"Sudden expansion of interacting fermions in one-dimensional optical lattices"
Experiments with ultracold atomic gases loaded into optical lattices offer
unique possibilities to study the non-equilibrium dynamics of strongly
interacting many-body systems. Substantial work has been devoted to
interaction quenches, with a focus on questions such as relaxation,
thermalization, or the time-evolution of correlations. Quantum quenches
of the confining potential give rise to an expansion of the particle cloud
and thus finite particle currents (see e.g., ). In this talk, I will
discuss this set-up for the case of fermions described by the Hubbard model.
First, I will present time-dependent DMRG results for the time-evolution of
density profiles and I will show that for sufficiently small initial
densities, the cloud's radius grows linearly in time, i.e., R=V t. This
allows us to interpret V as the expansion velocity and we have fully clarified
its dependence on initial conditions such as density and interaction strength.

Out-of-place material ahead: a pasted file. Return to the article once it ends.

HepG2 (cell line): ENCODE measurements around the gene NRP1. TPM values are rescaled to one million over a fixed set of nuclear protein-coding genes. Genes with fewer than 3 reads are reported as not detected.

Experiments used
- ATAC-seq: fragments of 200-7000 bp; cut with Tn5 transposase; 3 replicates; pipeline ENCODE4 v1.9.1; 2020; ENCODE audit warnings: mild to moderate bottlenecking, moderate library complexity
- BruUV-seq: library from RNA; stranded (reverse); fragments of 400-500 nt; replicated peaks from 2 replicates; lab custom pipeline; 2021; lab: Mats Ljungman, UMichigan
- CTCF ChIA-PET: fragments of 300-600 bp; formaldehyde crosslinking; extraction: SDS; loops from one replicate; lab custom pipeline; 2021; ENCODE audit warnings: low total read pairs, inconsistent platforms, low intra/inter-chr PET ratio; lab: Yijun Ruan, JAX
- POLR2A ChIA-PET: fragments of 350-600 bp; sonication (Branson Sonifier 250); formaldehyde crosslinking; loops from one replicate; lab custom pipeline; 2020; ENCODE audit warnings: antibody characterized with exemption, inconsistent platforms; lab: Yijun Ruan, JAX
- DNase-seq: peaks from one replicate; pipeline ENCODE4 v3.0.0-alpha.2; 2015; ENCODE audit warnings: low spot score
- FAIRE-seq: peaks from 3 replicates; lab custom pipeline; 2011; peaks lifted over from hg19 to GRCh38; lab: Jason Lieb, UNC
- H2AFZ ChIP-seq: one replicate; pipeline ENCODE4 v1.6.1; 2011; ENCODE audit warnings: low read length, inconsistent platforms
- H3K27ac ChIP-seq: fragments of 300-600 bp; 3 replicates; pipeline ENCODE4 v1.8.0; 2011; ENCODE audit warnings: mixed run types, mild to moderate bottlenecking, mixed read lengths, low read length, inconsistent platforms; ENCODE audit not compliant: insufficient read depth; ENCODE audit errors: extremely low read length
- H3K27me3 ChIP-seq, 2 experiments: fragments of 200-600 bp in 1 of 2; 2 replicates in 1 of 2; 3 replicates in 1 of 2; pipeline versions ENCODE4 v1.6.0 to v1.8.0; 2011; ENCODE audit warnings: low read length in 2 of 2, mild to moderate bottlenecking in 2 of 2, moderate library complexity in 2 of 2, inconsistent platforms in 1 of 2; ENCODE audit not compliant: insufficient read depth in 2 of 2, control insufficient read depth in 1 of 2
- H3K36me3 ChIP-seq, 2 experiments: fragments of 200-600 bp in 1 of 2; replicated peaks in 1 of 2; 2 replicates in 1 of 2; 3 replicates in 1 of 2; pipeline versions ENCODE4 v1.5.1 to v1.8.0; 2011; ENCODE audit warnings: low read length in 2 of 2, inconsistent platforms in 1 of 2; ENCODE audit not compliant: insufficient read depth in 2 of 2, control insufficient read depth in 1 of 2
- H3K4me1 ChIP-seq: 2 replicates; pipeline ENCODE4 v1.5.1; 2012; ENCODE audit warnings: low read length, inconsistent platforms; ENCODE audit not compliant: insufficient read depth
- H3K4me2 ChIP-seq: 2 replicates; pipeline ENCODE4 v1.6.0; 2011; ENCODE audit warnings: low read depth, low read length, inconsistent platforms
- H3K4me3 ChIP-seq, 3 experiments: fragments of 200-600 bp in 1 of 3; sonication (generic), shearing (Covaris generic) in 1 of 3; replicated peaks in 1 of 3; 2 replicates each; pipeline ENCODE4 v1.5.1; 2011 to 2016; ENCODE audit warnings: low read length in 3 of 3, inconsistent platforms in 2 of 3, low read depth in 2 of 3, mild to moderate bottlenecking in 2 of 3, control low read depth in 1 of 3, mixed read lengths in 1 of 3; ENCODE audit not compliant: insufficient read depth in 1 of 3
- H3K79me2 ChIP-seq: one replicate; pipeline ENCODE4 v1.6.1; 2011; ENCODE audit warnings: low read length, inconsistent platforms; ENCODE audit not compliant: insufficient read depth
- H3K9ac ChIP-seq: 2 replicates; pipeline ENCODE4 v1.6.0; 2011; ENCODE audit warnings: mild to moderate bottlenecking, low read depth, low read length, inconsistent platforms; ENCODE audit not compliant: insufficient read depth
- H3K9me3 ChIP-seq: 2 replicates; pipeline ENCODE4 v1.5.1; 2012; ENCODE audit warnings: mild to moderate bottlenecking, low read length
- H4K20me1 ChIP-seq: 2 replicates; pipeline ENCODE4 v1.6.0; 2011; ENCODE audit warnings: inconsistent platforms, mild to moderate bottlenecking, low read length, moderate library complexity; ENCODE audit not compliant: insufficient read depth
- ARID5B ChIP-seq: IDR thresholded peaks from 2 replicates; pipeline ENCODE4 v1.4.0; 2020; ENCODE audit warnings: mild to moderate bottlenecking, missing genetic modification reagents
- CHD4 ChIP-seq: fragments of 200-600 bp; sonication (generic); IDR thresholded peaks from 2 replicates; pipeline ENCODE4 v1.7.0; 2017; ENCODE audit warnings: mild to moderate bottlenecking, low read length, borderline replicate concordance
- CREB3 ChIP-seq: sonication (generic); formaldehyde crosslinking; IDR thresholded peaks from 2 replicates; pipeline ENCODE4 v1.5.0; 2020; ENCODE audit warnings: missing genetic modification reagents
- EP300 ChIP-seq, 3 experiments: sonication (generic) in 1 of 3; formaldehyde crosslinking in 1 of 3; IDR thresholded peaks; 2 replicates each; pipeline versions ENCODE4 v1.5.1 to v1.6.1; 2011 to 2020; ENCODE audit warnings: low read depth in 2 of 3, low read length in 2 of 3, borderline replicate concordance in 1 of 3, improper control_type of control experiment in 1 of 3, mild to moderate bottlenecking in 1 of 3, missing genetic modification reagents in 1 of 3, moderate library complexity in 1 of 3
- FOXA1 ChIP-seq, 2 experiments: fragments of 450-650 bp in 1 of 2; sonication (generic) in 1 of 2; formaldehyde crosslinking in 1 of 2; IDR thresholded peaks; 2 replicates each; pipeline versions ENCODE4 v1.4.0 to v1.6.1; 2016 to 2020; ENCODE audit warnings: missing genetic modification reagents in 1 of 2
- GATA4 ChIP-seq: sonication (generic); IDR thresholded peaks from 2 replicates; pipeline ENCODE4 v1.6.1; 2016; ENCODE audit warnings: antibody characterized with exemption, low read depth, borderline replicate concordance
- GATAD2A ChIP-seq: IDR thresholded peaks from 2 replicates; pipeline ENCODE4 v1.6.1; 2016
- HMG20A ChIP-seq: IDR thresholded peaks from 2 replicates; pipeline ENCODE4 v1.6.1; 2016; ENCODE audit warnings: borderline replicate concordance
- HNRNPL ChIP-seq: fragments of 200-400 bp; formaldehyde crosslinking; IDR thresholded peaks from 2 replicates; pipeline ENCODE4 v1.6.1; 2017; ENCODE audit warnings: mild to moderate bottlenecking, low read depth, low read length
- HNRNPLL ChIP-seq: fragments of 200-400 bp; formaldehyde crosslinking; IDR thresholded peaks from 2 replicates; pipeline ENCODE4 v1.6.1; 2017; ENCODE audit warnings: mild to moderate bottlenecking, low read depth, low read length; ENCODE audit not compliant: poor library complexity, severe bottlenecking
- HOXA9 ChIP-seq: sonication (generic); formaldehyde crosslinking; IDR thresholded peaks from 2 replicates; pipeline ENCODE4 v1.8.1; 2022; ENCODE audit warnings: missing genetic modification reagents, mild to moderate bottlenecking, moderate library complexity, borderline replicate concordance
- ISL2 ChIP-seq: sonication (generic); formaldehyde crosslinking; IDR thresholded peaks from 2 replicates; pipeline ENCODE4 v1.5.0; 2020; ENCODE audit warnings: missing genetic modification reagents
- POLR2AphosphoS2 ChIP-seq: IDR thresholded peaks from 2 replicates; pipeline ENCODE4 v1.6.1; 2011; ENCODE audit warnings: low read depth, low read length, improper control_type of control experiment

We argue that a measurement of this observable can give valuable information
on the initial state, in particular, the presence of a Mott insulator.
Second, I will demonstrate that for large initial particle densities,
metastable states can emerge in the transient dynamics due to the presence
of doublons, which can be exploited to engineer low-entropy states .
Finally, I will discuss the time-evolution of correlation momentum distribution
functions of an attractively interacting gas with a finite spin imbalance ,
relevant for potential realizations of the Fulde-Ferrell-Larkin-Ovchinnikov state
in experiments with ultracold atoms.
 Schneider et al. Nature Phys. 8, 213 (2012)
 Langer et al., Phys. Rev. A 85, 043618 (2012)
 Heidrich-Meisner et al., PRA 80, 041603(R) (2009)
 Bolech, Heidrich-Meisner, Langer, McCulloch, Orso, Rigol, Phys. Rev. Lett.
in press, arXiv:1206.2019.